“His horses, that had lessened their fatigues of the road by turning from side to side on the banks of the river Vankshu, shook their shoulders to which were clung the filaments of saffron…

…There the power of which was clearly seen in the husbands of the young women in the inner apartments of the camps of the Huna Kings, proved a teacher of ruddiness in their cheeks…”

As we can see, the complete context of Verse 54 of the Nagpur prashasti and verse 66-68 of the Raghuvamsa are completely different. In fact, the only common words are the Vankshu, horses and saffron fields. These are extremely common geographical markers of the Oxus Valley. For example, two different authors may mention Himachal Pradesh, Himalayas and apples – the last two popular words associated with Himachal Pradesh – in two completely different books – but this does not mean that one is the copy of the other.

Other than this direct comparison which shows that the Nagpur prashasti is not a copy of the Raghuvamsa, we may also logically question why Naravarmadeva was the only ruler of 11th and 12th century Bharat who could think of fictionally copying the Raghuvamsa to cover his brother’s achievements, if it was so easy to write such a copied prashasti, then why did other contemporary kings not do the same? Why didn’t other contemporary Hindu rulers not write inscriptions claiming that they have attacked Turkestan and fought in the Oxus?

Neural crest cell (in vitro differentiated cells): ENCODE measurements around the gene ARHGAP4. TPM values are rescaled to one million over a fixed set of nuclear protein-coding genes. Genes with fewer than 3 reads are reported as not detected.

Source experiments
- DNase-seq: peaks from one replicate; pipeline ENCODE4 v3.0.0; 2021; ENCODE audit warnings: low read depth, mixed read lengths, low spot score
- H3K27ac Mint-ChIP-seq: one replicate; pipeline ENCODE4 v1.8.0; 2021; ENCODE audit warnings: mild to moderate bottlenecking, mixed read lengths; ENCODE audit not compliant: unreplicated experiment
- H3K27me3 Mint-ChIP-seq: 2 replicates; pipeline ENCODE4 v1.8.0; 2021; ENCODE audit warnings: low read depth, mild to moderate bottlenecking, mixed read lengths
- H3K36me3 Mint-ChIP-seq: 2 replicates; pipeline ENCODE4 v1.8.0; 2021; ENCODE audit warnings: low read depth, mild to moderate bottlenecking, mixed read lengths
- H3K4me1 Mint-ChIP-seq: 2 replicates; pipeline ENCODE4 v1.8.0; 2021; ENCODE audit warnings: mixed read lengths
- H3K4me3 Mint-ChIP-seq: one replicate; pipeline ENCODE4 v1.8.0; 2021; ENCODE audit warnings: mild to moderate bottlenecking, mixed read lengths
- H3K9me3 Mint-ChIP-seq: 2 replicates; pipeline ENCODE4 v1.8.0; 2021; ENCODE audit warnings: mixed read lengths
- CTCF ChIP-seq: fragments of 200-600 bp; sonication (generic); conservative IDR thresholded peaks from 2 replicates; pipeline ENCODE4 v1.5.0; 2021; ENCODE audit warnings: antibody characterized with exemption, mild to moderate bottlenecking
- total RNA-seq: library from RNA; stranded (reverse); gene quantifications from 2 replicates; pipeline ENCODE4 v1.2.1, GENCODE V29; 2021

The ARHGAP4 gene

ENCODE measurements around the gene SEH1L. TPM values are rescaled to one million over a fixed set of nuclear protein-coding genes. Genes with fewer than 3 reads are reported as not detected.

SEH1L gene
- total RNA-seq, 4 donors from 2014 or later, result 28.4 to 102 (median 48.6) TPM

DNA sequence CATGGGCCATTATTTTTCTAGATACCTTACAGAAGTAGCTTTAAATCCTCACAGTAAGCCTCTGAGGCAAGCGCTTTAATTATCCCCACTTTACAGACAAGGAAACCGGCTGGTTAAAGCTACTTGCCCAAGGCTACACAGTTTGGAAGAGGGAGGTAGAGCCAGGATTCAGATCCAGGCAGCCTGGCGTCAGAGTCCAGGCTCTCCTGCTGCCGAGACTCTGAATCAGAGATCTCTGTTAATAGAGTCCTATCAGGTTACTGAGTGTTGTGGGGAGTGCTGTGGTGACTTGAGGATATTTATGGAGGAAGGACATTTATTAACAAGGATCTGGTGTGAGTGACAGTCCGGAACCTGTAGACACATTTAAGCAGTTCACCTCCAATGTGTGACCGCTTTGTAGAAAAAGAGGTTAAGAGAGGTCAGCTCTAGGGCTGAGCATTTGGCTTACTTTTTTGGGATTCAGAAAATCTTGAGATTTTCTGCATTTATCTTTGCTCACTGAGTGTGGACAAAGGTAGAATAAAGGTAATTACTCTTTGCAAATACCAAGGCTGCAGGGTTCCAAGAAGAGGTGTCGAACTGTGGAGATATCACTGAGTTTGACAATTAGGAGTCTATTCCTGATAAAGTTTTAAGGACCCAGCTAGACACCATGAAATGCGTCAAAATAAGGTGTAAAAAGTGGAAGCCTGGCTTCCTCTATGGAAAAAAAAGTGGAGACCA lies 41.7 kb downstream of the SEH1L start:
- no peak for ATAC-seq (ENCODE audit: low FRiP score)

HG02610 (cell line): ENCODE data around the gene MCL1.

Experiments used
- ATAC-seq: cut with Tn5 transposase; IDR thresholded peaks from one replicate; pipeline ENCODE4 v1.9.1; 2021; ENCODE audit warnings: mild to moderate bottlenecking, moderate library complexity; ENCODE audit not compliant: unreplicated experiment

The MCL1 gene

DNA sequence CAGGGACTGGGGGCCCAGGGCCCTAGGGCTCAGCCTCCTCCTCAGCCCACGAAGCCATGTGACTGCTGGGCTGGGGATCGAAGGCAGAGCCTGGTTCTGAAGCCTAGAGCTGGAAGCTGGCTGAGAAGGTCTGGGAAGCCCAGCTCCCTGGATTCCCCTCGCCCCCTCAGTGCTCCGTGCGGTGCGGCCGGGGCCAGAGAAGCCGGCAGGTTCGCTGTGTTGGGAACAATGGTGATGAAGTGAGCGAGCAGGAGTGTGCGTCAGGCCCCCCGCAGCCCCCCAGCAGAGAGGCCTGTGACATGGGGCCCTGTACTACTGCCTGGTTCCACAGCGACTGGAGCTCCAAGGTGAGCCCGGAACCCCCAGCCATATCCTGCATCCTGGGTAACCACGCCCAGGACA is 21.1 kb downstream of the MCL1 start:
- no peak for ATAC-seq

In short it is clearly proven that Verse 54 of the Nagpur prashasti is not a fictional copy but the actual recounting of historical events.

Why “Kira in verse 54 does not refer to Kangra:

D.C Ganguly’s hypothesis of Kira being Kangra also does not pass the objectivity test. The verse clearly links the surrender of the Kira King after the defeat of the Turushkas and the encampment at the Oxus river. There is no instance of any traditional account of Digvijaya of the “northern quarter” which places Kangra immediately after the Vankshu. Such a geographical jump is neither there in the campaigns of Arjuna and Karna in the Mahabharata nor in the campaigns of Raghu in the Raghuvamsa. 

The proximity of the “Sarasvati” has been taken by some historians to mean that the Kira can be identified with Kangra. But Kangra is not on the banks of the ancient Sarasvati river of Bharat. By the 12th century CE, the river courses had long been dry. If we also look at verse 54 itself, the Kira chief is said to be in proximity of Sarasvati. It is not specifically mentioned whether this is a geographical marker or just a statement emphasising the intellectual skills of the Kira chief. There are strong reasons to ascribe this to a geographical feature as Goddess Sarasvati would have been more explicitly mentioned.

Even if we believe that this is a water body mentioned, it was very common for several places in Central and South East Asia to be renamed after locations in Bharat due to ancient Indian cultural influence on these lands. Examples are Ayuttha (after Ayodhya) in Thailand, Kashi/Kashgar (after Kashi) in Xinjiang, etc. So when ancient Indians established Kingdoms and settlements in Central Asia, a river there could have been called Sarasvati in duplication of the river found in the settlers native land of Bharat.   

There is also no evidence of Ghaznavid rule over Kangra region in the early years of the 12th century CE.